Thames Valley Police (TVP) has contributed to a major international police operation that has successfully cracked down on organised crime by taking down an encrypted online platform used by criminals.
As part of their contribution, TVP has seized over £300,000 in cash, recovered kilos of class A and class B drugs, including cocaine and cannabis and a number of phones believed to be used in supplying drugs and firearms.
They've also made 20 arrests for offences including supplying drugs and money laundering, while four people have so far been charged,
Detective Superintendent Katy Barrow-Grint, Head of Specialist Operations for Thames Valley Police, said:
“Thames Valley Police is committed to tackling serious and organised crime and will disrupt it wherever we can.
"Our ongoing commitment through our Stronghold campaign means that we will work in partnership with the NCA and the South East Regional Organised Crime Unit as well as other police forces and partner agencies to target this type of criminality and also safeguard anyone we find who has been exploited.
“We know how much Serious and Organised Crime and particularly the distribution and sale of drugs impacts on our communities and the harm it does to people across the Thames Valley.
“This joint work has been hugely successful in seizing money, drugs and firearms, disrupting drug dealing operations, but we will not stop there, we will continue to take action to stop those who seek to make a profit from crime and cause harm to our communities.”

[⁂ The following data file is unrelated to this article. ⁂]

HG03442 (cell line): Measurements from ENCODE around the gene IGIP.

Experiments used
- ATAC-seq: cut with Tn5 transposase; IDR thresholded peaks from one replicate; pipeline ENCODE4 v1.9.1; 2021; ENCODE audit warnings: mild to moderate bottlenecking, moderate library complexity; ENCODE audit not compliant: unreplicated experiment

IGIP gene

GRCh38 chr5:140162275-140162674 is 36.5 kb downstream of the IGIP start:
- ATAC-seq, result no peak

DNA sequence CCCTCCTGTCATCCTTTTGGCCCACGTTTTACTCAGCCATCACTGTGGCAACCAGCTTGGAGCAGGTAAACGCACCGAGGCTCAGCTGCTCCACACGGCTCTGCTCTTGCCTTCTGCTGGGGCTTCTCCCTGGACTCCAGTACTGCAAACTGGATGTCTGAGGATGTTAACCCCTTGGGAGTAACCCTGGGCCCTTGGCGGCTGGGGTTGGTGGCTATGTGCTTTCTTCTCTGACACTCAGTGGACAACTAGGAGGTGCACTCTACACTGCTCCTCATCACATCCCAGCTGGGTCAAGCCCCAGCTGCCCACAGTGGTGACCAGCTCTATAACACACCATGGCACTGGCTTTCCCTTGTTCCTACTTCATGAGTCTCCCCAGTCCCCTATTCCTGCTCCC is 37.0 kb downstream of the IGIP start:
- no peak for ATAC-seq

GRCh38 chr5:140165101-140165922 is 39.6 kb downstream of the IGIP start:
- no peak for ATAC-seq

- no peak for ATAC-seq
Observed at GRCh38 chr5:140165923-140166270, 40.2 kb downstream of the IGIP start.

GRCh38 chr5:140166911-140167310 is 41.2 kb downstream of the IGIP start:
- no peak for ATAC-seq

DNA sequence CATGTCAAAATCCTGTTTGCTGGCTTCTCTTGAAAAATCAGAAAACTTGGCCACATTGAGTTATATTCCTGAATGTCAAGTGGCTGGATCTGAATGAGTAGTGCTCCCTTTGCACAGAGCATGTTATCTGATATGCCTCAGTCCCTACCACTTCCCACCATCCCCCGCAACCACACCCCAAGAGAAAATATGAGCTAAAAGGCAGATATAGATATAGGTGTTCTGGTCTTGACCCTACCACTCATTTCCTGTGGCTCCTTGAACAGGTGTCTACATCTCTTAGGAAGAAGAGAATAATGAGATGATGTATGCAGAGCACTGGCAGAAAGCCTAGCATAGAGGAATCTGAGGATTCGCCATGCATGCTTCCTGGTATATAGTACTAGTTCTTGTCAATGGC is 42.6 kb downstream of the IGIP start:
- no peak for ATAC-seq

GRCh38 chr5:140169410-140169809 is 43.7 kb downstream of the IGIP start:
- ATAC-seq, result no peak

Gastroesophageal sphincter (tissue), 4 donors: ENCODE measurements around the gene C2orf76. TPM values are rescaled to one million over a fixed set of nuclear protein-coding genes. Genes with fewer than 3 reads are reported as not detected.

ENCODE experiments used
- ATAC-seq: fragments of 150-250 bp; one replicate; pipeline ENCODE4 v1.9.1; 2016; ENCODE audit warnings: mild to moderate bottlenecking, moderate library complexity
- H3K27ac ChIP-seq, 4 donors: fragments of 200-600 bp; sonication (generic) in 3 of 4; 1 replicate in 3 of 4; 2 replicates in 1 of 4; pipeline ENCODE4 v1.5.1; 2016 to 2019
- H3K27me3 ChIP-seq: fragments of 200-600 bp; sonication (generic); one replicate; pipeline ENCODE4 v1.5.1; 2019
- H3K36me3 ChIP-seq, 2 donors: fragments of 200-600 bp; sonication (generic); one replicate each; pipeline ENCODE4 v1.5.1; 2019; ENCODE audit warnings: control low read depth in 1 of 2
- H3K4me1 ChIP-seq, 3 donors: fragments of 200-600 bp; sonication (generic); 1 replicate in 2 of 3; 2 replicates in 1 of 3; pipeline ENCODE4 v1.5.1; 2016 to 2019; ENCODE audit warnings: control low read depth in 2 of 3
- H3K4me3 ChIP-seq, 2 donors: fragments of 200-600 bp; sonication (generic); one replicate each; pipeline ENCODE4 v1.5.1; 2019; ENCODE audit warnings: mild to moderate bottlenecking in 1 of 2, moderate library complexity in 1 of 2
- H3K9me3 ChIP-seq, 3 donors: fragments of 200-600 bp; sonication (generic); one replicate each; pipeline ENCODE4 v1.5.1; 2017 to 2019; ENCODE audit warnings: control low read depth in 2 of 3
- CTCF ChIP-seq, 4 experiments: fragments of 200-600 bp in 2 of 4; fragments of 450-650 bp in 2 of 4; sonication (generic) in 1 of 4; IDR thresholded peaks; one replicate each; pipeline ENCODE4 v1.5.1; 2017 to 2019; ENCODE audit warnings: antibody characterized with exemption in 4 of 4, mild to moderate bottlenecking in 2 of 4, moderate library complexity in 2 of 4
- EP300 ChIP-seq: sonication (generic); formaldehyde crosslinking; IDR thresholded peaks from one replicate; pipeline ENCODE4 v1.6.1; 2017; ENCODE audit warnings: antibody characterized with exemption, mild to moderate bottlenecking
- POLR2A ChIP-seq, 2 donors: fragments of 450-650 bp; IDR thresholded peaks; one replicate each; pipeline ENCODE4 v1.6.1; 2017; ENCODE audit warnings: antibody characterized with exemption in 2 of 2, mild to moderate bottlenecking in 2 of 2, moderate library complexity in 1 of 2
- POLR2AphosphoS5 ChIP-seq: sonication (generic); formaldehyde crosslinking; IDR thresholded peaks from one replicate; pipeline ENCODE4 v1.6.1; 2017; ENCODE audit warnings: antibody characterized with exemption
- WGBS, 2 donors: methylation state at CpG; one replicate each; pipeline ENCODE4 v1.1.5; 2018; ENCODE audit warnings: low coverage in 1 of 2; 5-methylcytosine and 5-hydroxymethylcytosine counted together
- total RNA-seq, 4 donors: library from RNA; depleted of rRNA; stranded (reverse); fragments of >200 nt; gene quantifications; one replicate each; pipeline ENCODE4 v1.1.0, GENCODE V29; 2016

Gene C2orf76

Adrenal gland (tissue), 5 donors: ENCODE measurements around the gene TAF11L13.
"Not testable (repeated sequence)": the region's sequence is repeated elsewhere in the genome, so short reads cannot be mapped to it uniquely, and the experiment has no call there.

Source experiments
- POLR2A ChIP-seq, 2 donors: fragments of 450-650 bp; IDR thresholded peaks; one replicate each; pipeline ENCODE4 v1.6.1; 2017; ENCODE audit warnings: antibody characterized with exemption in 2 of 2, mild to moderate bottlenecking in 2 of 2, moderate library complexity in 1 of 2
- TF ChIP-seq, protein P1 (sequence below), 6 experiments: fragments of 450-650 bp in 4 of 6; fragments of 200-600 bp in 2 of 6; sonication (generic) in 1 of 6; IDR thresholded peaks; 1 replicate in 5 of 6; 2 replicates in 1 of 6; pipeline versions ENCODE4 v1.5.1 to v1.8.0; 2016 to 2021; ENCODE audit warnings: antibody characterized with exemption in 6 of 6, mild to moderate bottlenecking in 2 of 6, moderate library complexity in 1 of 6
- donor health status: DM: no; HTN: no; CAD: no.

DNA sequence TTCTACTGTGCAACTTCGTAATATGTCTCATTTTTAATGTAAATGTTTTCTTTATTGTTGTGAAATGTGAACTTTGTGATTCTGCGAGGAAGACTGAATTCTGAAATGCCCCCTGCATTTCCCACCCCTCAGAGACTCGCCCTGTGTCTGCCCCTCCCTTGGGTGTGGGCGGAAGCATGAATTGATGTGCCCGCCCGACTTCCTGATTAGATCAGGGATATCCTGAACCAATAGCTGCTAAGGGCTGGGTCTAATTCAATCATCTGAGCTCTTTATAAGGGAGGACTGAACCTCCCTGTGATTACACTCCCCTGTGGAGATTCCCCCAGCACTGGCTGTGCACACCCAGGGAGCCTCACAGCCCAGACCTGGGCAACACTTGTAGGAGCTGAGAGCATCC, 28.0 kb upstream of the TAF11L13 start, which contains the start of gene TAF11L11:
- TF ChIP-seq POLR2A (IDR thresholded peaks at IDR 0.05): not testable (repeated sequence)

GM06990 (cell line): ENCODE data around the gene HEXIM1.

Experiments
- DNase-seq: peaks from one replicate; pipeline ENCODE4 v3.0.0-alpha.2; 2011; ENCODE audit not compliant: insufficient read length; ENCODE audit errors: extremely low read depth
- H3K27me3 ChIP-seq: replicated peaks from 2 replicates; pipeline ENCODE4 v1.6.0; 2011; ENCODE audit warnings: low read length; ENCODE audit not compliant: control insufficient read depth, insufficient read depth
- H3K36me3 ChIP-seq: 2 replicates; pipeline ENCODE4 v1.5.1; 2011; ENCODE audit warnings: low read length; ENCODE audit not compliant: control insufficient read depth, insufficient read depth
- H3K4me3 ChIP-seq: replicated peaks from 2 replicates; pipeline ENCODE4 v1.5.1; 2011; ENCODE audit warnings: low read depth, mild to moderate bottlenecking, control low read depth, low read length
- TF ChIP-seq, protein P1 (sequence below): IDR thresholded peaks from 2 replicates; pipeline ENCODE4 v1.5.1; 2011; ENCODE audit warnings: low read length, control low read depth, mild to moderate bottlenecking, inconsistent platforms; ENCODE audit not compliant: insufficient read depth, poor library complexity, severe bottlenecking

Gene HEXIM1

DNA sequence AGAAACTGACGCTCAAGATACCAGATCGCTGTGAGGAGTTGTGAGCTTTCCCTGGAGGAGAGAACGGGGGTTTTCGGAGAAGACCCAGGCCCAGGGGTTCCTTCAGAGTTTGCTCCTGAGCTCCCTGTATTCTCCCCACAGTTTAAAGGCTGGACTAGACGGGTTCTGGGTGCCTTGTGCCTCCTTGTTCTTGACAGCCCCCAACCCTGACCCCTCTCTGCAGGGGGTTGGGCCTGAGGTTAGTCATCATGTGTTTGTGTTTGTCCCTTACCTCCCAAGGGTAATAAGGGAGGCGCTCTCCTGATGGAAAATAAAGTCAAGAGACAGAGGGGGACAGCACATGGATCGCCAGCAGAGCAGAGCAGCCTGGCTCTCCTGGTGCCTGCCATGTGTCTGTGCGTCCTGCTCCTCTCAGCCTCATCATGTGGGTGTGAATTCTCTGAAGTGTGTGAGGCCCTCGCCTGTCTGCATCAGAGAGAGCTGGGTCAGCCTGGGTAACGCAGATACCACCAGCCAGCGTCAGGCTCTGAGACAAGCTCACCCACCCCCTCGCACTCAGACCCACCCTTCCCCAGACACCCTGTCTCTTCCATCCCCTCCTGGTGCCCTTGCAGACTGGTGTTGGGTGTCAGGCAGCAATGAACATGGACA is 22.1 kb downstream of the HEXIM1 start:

The widespread operation's been led by the National Crime Agency (NCA) and Regional Organised Crime Units across the country and in the south east, 45 people people have been arrested in total, while £3.1m has been seized, as well as 86 kilos of drugs.
This regional operation saw South East Regional Organised Crime Unit (SEROCU) work alongside TVP, Hampshire Police, Surrey Police and Sussex Police.
It forms part of the wider "Operation Venetic", which police say has resulted in police intervening in seizing large quantities of illegal firearms and drugs, as well as investigating murder conspiracies.
Assistant Chief Constable Pete O’Doherty, South East Regional lead for Counter Terrorism and Organised Crime, said:
“Operation Venetic, led by the National Crime Agency, has been a success due to the partnership working involved across all of policing, both in the UK and abroad.
“The operations carried out across the South East region would not have been possible without our local police forces involvement and support.
“This has not only been the biggest operation to take place in the South East but the results are deeply significant as well.
"Not only with the goods seized but also the disruption this will cause to serious and organised crime groups operating in our communities.
“I’d like to take this opportunity to thank the SEROCU investigators and all the forces and officers from across the South East for their tireless work.
“These criminals may have felt untouchable, using a system they thought was under the radar of law enforcement, but this technology is now being used against them.
“A committed joint objective by law enforcement across the country will be to continue to keep one step ahead of these criminals.
“There is still work to be done and SEROCU and our partners are dedicated to pursuing those who are involved in serious and organised crime and will continue to disrupt this criminality and bring those found to be involved to justice.”
Operation Venetic saw a previously encrypted global communication service that allowed criminals to liaise with one another via messaging, ultimately shut down.
Millions of messages have now been analysed, with thousands of handsets monitored.